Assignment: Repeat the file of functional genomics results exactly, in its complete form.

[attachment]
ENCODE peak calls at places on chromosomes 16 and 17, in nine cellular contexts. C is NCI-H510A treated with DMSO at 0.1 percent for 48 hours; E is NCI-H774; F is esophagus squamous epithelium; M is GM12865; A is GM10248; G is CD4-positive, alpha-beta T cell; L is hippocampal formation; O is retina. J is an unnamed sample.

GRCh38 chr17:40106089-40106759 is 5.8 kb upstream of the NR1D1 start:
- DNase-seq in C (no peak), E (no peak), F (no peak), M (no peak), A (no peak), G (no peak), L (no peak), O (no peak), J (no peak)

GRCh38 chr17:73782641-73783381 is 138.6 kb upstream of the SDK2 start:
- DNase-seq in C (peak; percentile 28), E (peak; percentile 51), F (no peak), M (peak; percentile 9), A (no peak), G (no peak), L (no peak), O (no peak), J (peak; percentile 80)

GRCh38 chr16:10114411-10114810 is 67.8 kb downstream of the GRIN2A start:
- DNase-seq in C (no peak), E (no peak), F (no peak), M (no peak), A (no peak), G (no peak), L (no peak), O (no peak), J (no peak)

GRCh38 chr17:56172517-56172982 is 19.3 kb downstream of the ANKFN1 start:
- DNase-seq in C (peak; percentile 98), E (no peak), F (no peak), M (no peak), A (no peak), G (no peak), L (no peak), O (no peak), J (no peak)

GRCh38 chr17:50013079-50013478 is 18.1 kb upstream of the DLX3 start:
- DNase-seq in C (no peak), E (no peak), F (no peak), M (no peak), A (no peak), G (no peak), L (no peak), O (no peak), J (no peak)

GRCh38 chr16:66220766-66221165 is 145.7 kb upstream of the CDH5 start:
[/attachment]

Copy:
ENCODE peak calls at places on chromosomes 16 and 17, in nine cellular contexts. C is NCI-H510A treated with DMSO at 0.1 percent for 48 hours; E is NCI-H774; F is esophagus squamous epithelium; M is GM12865; A is GM10248; G is CD4-positive, alpha-beta T cell; L is hippocampal formation; O is retina. J is an unnamed sample.

GRCh38 chr17:40106089-40106759 is 5.8 kb upstream of the NR1D1 start:
- DNase-seq in C (no peak), E (no peak), F (no peak), M (no peak), A (no peak), G (no peak), L (no peak), O (no peak), J (no peak)

GRCh38 chr17:73782641-73783381 is 138.6 kb upstream of the SDK2 start:
- DNase-seq in C (peak; percentile 28), E (peak; percentile 51), F (no peak), M (peak; percentile 9), A (no peak), G (no peak), L (no peak), O (no peak), J (peak; percentile 80)

GRCh38 chr16:10114411-10114810 is 67.8 kb downstream of the GRIN2A start:
- DNase-seq in C (no peak), E (no peak), F (no peak), M (no peak), A (no peak), G (no peak), L (no peak), O (no peak), J (no peak)

GRCh38 chr17:56172517-56172982 is 19.3 kb downstream of the ANKFN1 start:
- DNase-seq in C (peak; percentile 98), E (no peak), F (no peak), M (no peak), A (no peak), G (no peak), L (no peak), O (no peak), J (no peak)

GRCh38 chr17:50013079-50013478 is 18.1 kb upstream of the DLX3 start:
- DNase-seq in C (no peak), E (no peak), F (no peak), M (no peak), A (no peak), G (no peak), L (no peak), O (no peak), J (no peak)

GRCh38 chr16:66220766-66221165 is 145.7 kb upstream of the CDH5 start: